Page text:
Heavy equipment transporters have been used to transport two M1 tanks from Afghanistan into Pakistan, North claimed. He remarked, “They’re going to be heading to the port where they will be loaded aboard a ship and taken to communist China for exploitation. That’s what’s happening to anywhere between five and ten of every piece of equipment. The Taliban, by the way, are getting rich on this. They’re — quote — selling them.”

    The Oryx Blog detailed the losses of U.S. military weapons and equipment provided to the Afghan military in a post entitled, “Disaster At Hand: Documenting Afghan Military Equipment Losses Since June 2021 until August 14, 2021.”

     “Now, other people will be using our weapons to shoot at us,” he concluded. “We’re going to see a lot of that weaponry used against us in a lot of places.”

    Oliver North will be the main speaker at SCOPE’s banquet in Utica, NY on October 16th.  Join us to meet him and hear his take on America, Afghanistan and the 2nd Amendment.

    (For more banquet information click here.)

  • 08/31/2021 8:28 PM | Anonymous

    Impeachment and Succession  by Tom Reynolds

    There are calls to impeach Joe Biden over the Afghanistan debacle.  But if you read the Constitution, it says that the President “…shall be removed from office On Impeachment for, and Conviction of, Treason, Bribery or other high Crimes and Misdemeanors.”  It says nothing about incompetence, so the Afghanistan debacle may not be a basis for impeachment.  

    Am I arguing against impeaching Biden on a constitutional basis?

    Anything to stop Kamala Harris from becoming President. 

    But since the Democrats didn’t seem to have an issue with impeachment when Trump was president, will the Republicans do turnabout-is-fair-play?  Again, I remind them that Kamala Harris is next in line.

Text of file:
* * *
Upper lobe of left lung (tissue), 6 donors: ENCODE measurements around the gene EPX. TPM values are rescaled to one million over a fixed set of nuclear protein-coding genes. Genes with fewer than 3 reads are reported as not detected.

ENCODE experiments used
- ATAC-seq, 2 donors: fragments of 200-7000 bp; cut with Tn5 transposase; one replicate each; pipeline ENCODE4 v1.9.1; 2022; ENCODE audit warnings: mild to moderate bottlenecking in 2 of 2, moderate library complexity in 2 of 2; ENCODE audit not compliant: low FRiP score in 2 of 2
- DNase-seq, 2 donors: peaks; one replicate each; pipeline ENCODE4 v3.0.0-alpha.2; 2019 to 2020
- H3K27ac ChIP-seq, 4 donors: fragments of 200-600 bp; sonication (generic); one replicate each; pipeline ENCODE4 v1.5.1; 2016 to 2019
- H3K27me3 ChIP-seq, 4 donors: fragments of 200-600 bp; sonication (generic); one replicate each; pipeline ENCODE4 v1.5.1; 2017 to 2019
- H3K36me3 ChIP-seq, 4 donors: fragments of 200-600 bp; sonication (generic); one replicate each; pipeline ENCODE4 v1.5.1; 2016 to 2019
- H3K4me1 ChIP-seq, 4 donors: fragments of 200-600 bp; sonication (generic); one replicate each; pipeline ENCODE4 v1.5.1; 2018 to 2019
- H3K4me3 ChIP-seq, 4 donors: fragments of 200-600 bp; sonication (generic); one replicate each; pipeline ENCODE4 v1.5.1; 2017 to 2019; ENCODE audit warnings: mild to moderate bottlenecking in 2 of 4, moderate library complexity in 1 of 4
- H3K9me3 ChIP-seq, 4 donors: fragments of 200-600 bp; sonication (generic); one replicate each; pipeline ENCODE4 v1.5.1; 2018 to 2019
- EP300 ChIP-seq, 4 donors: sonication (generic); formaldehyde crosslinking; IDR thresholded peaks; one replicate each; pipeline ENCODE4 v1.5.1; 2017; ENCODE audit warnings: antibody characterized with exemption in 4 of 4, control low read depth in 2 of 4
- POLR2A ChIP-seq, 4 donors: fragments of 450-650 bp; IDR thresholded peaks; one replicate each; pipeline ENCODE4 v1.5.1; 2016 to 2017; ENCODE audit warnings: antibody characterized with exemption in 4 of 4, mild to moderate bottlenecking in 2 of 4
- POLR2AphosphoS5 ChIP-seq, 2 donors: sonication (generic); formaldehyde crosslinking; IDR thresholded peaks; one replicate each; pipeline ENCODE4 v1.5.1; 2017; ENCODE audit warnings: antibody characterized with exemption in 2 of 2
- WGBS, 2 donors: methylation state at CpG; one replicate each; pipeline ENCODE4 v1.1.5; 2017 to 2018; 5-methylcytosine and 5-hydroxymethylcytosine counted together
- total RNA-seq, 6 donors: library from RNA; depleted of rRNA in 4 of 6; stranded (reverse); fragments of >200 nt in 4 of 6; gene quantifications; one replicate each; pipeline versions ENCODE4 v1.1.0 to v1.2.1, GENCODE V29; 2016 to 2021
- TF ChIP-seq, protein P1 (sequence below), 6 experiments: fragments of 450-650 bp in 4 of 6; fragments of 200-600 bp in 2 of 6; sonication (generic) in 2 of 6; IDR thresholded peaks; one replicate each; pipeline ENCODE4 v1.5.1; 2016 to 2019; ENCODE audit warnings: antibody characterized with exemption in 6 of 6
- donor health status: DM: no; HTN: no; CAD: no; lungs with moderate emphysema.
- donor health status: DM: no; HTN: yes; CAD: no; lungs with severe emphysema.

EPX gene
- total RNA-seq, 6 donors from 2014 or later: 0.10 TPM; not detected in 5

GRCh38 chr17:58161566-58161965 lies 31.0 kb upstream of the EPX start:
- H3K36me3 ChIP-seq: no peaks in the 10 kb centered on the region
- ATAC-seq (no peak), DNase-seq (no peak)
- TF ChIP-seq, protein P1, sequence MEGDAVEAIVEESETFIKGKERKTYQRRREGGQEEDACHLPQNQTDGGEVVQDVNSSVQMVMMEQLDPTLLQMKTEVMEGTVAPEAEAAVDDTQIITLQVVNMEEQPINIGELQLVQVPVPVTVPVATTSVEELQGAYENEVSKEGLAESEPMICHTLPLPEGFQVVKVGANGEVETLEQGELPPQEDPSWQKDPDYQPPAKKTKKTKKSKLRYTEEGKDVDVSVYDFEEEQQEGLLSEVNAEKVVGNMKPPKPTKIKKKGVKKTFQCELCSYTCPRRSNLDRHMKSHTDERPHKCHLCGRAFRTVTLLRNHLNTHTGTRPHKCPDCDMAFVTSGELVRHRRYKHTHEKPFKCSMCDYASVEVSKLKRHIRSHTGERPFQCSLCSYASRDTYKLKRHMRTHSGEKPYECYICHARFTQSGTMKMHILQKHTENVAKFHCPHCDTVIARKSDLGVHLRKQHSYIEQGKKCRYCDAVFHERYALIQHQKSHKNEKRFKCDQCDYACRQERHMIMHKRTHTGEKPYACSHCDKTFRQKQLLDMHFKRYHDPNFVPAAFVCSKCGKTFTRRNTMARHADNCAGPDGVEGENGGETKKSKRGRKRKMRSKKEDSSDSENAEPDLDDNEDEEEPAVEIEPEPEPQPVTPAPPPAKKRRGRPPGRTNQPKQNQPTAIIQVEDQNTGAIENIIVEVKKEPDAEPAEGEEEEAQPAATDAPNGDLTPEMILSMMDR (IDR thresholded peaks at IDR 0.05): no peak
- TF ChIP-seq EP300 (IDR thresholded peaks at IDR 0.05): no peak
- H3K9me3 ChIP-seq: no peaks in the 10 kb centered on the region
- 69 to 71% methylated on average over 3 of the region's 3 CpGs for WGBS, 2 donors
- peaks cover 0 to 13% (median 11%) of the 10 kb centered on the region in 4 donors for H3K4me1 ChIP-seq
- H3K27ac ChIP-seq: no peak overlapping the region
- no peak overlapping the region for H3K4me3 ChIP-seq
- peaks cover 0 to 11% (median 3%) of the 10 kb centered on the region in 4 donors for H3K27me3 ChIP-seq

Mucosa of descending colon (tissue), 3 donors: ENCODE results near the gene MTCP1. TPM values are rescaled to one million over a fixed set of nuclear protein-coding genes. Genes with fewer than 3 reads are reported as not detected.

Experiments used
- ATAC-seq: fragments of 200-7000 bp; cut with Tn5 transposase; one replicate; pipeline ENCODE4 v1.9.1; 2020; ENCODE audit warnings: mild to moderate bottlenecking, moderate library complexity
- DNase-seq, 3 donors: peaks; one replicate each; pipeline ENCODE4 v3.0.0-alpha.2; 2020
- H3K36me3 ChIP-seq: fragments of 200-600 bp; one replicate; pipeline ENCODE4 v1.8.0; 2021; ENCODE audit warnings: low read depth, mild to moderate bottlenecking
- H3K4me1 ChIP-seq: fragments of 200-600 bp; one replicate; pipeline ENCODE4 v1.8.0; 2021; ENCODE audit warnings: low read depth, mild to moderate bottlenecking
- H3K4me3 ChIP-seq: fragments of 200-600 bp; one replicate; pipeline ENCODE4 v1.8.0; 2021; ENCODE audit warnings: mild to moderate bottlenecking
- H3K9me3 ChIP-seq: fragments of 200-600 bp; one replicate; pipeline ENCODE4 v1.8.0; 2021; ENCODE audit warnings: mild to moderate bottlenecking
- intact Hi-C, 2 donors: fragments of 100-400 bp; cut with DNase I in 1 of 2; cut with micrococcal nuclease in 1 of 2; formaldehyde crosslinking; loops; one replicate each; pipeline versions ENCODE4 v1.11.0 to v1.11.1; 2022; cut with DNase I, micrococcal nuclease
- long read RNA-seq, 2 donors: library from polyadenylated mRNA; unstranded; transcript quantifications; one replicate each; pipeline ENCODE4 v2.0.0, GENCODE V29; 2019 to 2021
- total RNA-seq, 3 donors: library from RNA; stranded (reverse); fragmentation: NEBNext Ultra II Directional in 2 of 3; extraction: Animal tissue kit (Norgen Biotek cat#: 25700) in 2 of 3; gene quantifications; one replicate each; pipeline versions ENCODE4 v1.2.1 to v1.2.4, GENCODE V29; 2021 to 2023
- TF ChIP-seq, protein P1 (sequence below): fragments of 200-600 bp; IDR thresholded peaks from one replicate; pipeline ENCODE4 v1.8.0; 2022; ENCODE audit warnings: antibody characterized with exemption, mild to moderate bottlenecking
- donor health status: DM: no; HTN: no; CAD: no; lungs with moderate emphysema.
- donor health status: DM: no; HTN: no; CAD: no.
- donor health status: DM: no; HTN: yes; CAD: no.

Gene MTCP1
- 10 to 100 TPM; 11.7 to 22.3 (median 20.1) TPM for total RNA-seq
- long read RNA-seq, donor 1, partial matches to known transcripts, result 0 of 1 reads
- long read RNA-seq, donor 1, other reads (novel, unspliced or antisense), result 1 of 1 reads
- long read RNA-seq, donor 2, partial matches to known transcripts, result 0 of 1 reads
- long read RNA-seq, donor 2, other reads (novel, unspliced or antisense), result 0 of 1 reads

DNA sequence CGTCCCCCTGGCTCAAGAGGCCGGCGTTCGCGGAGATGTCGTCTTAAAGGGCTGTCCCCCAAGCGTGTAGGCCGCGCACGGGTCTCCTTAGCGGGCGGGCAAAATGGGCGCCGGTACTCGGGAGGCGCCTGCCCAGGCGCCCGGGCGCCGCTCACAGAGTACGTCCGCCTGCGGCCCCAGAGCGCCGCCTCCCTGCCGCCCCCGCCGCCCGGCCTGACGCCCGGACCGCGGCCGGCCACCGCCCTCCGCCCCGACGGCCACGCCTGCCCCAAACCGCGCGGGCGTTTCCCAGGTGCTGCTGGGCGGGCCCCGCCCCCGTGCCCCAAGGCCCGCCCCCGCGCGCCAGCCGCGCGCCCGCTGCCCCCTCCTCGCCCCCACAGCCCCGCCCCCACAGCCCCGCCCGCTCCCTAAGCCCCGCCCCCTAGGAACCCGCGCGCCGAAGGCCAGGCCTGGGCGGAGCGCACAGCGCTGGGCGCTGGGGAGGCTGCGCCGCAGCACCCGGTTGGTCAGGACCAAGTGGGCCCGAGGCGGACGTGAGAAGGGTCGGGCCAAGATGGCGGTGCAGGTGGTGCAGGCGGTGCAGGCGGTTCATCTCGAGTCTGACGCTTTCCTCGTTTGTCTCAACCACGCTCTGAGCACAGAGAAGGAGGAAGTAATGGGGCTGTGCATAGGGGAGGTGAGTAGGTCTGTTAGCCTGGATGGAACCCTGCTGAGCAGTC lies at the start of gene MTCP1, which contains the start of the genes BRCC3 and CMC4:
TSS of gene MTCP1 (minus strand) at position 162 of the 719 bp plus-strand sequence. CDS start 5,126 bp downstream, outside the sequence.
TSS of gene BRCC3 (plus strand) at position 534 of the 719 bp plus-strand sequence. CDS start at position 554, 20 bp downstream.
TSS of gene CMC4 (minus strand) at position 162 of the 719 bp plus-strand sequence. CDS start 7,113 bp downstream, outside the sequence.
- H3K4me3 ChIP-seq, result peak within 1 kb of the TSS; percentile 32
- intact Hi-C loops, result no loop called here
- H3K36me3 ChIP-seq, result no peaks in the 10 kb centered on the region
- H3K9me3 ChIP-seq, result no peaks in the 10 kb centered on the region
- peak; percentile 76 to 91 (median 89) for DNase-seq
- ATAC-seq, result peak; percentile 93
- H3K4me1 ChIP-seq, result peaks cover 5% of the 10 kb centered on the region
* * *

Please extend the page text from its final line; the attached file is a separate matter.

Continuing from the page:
Past Presidents have joked that no one would want to assassinate them because they wouldn’t want the VP to become president.  Did Biden nominate Harris to keep the 25th Amendment from being used against him?  

    Speaking of presidential impeachment and succession, here are the potential successors to Biden, in their order of succession.

    Vice President Kamala Harris.  56 Years old Senator (2017-2021) and former Attorney General (2011-2017) from California.  Before that her job was being a girl friend to politically powerful men.  As a presidential candidate in 2020, she was so unpopular that she couldn’t get to the Iowa caucuses before dropping out but Biden named her as VP as a sop to the radical left.

    House Speaker Nancy Pelosi. 81 years old Representative from California since 1987.  She urges an 83 years old Supreme Court Justice to retire due to age, but does not see the irony of this. 

    President pro tempore of the Senate Patrick Leahy.  81 years old Senator from Vermont since 1974.  (See Pelosi’s previous remark on age.)

    Secretary of State Anthony Blinken.  59 years old lifetime member of the D.C. Swamp.  He is a major adviser on the Afghanistan debacle.  He was Susan Rice’s deputy when she was Obama’s National Security advisor so he has experience taking orders from Rice.  National Intelligence Director Avril Haines also worked for Rice but Haines is not in the line of succession.  (For those who don’t keep up on D.C. politics, Rice is believed to be the person behind the scenes, pulling the strings on Biden and is the liaison with Barack Obama.  You remember him!)